As proposed by DOJ, the bill focused on undercover surveillance, seizing terrorist assets, and information sharing among federal law enforcement agencies. It included only minor changes to immigration law, such as an expanded definition of terrorists for purposes of removal and broader authority for the Attorney General to detain removable aliens suspected of terrorist activities.

As the bill worked its way through the House Judiciary Committee, matters got even worse. Instead of strengthening the immigration provisions, backroom negotiations between Republican and Democratic committee members led to an agreement to add provisions to grant legal residence to the family members of aliens who were killed in the attack. Republican members were asked by the Chairman not to propose immigration reform amendments during the Committee markup in order to maintain the appearance of bipartisan cooperation. It became clear at that point that the counter-terrorism bill would not be the vehicle for needed immigration reforms.

The media, unlike the Administration, have not stopped talking about how the lax enforcement of our immigration laws allowed the terrorists into our country. We in the immigration reform movement certainly are used to the media leading Congress -- to amnesty, to extending 245(i), to removing the teeth from immigration law. This is the first time since 1990, when I started working on immigration reform, that the media appear to be leading Congress toward real immigration reform.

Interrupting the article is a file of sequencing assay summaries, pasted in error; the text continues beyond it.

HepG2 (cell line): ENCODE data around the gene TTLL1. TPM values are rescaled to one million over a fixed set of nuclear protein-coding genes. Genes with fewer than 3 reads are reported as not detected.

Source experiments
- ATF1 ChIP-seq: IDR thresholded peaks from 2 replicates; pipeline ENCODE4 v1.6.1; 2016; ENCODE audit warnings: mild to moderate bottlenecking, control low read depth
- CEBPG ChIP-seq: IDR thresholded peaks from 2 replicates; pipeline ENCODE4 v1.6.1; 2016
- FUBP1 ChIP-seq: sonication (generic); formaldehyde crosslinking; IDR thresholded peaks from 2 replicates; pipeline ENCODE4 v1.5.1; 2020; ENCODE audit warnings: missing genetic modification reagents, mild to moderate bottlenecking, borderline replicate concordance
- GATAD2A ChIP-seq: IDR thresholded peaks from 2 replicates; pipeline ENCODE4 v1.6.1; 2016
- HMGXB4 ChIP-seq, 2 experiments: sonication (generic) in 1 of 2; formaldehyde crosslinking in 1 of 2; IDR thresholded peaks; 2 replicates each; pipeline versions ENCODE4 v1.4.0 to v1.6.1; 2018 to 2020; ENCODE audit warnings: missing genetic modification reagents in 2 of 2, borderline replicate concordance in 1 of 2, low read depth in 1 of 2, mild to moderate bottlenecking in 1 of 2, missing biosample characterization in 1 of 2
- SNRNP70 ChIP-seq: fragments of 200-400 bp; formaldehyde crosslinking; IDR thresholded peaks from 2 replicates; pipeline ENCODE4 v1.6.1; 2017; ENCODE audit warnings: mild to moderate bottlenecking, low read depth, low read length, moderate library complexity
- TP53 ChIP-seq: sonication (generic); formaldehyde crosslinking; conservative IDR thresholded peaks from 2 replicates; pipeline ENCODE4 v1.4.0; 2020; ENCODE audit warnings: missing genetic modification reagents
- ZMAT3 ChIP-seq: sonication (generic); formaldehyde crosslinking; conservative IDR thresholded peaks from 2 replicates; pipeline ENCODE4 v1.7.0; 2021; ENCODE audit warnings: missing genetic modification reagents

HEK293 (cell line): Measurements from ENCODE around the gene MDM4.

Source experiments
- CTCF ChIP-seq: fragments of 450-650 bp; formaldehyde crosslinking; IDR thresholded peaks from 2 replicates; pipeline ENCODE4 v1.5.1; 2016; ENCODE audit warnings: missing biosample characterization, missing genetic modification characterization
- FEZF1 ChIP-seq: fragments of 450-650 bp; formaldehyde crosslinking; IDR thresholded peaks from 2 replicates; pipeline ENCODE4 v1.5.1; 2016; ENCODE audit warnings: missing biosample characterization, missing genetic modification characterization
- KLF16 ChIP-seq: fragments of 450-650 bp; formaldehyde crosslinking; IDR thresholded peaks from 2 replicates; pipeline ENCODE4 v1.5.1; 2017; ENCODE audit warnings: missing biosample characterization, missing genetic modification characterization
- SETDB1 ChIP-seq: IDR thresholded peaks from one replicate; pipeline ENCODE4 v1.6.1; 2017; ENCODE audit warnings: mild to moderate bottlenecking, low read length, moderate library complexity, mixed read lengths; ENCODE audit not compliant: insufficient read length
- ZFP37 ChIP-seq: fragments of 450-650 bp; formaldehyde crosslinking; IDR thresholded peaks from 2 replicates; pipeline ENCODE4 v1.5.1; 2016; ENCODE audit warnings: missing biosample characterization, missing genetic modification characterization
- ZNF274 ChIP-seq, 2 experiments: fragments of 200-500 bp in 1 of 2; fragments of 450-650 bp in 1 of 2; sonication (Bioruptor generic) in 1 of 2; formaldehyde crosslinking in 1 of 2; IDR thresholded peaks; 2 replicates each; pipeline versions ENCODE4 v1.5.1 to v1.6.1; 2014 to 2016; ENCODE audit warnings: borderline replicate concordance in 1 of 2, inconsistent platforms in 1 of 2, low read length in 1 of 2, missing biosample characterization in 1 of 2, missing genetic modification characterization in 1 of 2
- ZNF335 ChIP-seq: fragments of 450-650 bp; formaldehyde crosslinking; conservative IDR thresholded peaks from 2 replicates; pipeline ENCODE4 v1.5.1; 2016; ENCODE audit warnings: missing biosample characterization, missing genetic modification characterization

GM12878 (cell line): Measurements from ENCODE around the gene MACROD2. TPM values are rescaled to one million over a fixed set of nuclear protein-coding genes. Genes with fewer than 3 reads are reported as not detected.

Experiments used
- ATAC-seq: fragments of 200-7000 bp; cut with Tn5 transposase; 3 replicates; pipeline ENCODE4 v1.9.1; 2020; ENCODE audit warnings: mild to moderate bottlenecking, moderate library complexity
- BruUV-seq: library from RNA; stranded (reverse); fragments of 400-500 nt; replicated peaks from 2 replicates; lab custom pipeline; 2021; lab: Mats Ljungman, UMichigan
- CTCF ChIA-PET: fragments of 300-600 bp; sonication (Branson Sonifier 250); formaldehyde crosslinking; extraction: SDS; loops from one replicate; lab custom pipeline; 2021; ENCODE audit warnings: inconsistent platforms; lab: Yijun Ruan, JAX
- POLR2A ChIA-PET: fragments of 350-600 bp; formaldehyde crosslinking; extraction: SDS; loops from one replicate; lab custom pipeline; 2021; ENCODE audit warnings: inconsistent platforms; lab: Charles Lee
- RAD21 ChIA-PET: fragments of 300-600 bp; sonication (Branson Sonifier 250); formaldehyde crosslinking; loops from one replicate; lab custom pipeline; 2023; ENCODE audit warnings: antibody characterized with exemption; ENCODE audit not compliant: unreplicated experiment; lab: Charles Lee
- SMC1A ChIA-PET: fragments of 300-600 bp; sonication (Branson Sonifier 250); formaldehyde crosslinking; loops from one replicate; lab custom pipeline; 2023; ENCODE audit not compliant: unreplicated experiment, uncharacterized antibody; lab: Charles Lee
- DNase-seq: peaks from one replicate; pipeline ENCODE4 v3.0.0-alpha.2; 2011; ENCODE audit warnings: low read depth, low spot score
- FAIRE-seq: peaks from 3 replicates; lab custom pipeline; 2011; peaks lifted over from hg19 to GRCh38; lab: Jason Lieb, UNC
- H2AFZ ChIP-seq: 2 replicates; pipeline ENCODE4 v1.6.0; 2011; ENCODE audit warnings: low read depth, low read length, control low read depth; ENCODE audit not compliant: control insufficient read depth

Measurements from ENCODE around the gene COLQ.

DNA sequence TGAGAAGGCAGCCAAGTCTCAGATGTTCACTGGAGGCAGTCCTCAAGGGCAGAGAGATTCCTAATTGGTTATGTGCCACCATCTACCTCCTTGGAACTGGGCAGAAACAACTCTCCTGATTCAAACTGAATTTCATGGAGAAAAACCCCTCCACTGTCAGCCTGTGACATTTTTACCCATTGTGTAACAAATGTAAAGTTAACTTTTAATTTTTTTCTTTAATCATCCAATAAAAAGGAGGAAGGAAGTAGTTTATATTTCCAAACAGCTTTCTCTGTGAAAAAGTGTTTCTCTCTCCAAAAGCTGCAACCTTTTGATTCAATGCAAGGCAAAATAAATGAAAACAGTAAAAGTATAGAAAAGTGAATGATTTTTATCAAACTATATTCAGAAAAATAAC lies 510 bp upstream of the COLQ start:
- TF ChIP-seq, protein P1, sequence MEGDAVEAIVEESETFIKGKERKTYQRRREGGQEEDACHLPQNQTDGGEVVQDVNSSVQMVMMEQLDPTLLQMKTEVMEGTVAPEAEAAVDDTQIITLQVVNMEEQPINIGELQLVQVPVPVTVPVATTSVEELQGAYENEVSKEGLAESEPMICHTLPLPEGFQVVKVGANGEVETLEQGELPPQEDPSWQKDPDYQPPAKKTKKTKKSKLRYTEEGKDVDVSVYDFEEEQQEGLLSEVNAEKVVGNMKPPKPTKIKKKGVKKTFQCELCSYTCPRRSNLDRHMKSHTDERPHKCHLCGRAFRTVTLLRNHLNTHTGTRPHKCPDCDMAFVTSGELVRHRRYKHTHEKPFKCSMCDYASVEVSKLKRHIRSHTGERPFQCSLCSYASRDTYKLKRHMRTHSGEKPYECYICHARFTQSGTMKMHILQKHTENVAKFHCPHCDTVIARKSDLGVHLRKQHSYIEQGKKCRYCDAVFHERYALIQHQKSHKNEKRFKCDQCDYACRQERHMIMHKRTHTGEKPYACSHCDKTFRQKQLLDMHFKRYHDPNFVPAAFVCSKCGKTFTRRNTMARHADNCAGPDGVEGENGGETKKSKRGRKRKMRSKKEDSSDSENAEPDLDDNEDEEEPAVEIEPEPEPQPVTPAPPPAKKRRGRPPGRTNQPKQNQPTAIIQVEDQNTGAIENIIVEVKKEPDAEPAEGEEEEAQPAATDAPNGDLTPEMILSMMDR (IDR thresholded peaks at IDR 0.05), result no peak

Encouraged by the damning press coverage of the failures of our immigration laws and those who are charged with enforcing them, the resulting public clamor for reform, and the lack of meaningful reform in the counter-terrorism bill, individual members of Congress began to come forward with their own reform proposals. Amazingly enough, the Senate has been leading the way toward immigration reform. Even pro-mass immigration Senators Edward Kennedy (D-MA) and Sam Brownback (R-KS) feel the pressure to address immigration, although it appears that their goal is to pass weak reforms so as to avoid having to address the more serious reforms that are needed to secure our borders.

A flurry of bills has been introduced to address the various immigration-related lapses that allowed the terrorists to carry out their plan. They include several bills to strengthen airport security by, among other things, requiring airport security personnel to be U.S. citizens and requiring background checks on all pilots, crew and security personnel, and service and maintenance workers with access to aircraft. Other bills require data sharing among federal law-enforcement agencies.